No matter where you look in robotics, things are expanding. "I just see unbounded growth," says Matthew Mason, director of the Robotics Institute at Carnegie Mellon University. "And it will be growing for a long time."

Each segment of robotics is growing at a different rate and for different reasons, says Christensen. The service industry has grown tremendously over the past 5 to 10 years: "We've gone from no robots in homes to about 5 million." Defense has also grown, thanks in no small part to the current military environment, but that inspires growth in other areas. "The fact that we have deployed 10,000 robotic vehicles in Iraq and Afghanistan in the past two years has generated a tremendous amount of interest," he says. And robots continue to be used more and more in manufacturing, where they will actually create jobs. "We're going to see more manufacturing come back to the United States, where robots will help us better control quality and intellectual property."

Meanwhile, a large portion of the robotics industry remains within the United States, with approximately 60 percent of the service industry and 80 percent of the military industry located here. The only exception, says Christensen, is robots for manufacturing, for which the biggest companies are located in Germany and Japan.

Beyond that, "The good news is that the service applications for robotics are growing faster in the United States than elsewhere," Christensen says. "Another bit of good news is that the only widely used medical robot in the world is from the United States." But he warns that competition is growing, spurred on by heavy investment in countries like South Korea.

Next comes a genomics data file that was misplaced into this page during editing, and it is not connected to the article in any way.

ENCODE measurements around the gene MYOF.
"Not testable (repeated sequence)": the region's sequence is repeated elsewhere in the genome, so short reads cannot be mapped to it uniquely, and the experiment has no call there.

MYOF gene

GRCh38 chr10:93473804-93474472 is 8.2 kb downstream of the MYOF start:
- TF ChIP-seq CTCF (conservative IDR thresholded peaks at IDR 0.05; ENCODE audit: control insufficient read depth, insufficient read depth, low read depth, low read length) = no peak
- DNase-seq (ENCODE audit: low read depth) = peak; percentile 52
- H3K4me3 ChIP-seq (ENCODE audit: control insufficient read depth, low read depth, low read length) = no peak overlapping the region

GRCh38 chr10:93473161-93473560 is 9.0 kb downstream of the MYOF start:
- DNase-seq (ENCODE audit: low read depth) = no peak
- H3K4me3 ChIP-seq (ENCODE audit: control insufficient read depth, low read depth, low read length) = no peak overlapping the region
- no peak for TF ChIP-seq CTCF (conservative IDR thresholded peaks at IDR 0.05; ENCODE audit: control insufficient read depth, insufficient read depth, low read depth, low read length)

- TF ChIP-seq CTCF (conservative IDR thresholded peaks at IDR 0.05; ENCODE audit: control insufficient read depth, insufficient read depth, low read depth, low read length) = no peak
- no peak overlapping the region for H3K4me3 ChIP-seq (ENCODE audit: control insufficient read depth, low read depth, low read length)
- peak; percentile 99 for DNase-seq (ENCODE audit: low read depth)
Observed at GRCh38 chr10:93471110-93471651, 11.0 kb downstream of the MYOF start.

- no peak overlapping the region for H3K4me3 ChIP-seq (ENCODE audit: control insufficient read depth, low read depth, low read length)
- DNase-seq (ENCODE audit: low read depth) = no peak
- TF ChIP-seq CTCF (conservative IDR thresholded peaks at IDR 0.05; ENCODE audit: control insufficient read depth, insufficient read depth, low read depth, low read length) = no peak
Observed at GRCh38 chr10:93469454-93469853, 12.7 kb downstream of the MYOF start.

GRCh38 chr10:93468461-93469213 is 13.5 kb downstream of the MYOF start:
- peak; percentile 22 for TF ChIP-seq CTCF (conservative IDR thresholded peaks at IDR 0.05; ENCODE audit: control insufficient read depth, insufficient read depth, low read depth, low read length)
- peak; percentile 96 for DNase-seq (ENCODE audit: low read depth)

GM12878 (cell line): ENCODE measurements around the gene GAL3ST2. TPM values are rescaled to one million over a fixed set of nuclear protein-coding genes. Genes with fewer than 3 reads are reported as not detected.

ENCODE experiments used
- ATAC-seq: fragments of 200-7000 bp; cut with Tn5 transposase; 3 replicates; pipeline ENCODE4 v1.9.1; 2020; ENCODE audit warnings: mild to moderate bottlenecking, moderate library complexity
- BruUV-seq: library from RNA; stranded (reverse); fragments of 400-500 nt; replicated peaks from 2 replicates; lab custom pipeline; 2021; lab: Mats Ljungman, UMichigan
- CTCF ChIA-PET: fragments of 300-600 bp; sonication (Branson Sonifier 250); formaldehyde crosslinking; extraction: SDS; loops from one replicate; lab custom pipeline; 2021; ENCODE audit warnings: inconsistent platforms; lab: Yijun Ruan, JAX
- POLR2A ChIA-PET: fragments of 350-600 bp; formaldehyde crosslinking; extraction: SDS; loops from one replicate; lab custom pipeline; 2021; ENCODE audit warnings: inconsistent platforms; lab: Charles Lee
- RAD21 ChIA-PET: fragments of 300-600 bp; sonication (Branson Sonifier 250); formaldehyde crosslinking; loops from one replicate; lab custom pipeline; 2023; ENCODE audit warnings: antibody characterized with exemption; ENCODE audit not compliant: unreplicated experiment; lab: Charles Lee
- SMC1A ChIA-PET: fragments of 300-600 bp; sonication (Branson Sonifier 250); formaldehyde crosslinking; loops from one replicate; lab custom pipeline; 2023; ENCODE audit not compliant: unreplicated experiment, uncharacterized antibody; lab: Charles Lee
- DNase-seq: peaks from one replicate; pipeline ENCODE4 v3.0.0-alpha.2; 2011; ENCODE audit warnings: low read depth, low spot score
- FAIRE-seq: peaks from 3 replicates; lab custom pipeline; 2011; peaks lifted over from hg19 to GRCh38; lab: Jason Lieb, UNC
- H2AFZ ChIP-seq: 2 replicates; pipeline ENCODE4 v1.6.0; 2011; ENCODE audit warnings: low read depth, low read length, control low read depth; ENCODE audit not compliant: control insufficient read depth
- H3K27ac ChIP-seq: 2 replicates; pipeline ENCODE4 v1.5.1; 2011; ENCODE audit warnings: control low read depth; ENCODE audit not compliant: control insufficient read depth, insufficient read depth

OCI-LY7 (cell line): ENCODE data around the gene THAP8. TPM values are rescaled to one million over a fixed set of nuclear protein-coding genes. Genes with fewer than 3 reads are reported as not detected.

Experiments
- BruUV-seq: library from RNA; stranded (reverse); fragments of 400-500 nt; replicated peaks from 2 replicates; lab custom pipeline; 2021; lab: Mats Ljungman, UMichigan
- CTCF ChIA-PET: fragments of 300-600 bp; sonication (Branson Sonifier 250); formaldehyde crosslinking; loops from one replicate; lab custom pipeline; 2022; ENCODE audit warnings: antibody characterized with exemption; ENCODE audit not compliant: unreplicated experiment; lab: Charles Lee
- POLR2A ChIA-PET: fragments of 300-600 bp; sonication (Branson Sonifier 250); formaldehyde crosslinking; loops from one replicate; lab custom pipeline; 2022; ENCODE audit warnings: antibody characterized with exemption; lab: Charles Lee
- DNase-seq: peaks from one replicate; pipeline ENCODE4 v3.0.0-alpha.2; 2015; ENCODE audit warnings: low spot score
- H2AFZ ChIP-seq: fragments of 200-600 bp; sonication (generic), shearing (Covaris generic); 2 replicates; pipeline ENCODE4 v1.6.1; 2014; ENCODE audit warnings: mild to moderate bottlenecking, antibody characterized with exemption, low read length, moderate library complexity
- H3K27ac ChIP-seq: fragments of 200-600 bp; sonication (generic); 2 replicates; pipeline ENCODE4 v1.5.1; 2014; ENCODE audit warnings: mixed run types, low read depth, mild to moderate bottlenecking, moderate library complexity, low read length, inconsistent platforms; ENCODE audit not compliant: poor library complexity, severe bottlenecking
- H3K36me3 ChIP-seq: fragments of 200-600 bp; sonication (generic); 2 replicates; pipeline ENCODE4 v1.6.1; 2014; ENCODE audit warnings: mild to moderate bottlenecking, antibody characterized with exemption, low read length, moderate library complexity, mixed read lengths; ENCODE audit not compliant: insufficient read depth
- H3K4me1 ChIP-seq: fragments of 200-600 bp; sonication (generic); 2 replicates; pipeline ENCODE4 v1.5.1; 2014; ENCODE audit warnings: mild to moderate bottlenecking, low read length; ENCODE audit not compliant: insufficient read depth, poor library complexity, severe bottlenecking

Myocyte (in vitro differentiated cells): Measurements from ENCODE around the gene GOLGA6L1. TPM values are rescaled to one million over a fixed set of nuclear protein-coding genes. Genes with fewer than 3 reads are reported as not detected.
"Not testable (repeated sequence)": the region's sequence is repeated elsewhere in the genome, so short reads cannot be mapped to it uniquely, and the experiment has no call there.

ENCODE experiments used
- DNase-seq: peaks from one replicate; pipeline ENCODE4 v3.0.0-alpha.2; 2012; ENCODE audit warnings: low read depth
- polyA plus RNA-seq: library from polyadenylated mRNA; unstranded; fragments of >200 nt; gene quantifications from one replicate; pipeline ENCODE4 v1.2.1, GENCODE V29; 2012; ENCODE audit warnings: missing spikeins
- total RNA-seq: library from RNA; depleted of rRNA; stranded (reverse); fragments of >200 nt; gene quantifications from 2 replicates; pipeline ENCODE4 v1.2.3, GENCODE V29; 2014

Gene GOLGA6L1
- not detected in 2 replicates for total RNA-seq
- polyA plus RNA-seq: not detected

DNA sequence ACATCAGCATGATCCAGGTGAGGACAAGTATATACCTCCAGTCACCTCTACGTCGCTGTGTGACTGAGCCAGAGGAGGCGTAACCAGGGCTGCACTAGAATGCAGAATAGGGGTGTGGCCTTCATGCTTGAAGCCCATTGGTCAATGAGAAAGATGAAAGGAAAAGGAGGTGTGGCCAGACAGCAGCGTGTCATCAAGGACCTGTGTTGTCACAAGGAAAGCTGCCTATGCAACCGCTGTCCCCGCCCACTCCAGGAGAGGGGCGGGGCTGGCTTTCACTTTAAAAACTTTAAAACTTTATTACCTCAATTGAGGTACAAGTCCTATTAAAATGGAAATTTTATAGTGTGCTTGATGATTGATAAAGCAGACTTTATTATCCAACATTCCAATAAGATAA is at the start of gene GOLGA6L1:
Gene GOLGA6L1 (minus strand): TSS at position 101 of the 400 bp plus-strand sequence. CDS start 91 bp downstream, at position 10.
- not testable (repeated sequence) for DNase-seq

So How Do You Get In?

This one everyone agreed on: if you're under 18, get involved in the FIRST Robotics Competition. It's a great way to gain experience in every aspect of robotics and the product life cycle.

If you're in college, you could get a degree in robotics, but that might not be the best path, says Christensen. Instead, consider a degree in mechanical, electrical, computing, biomedical or aerospace engineering. "We asked industry, and they said for a bachelor's degree, people should take one of the traditional disciplines. You'll get a deep enough foundation that will last you a lifetime."

Once you have that, look into broadening your scope so you have knowledge across at least three of the five engineering disciplines. "For example," says Christensen, "if you want to build medical robots, then biomedical and control engineering are important. If you're designing cockpits for next-generation aero-vehicles, then you need biomedical, computing and aerospace." He says that being multidisciplinary is an absolute necessity at Georgia Tech.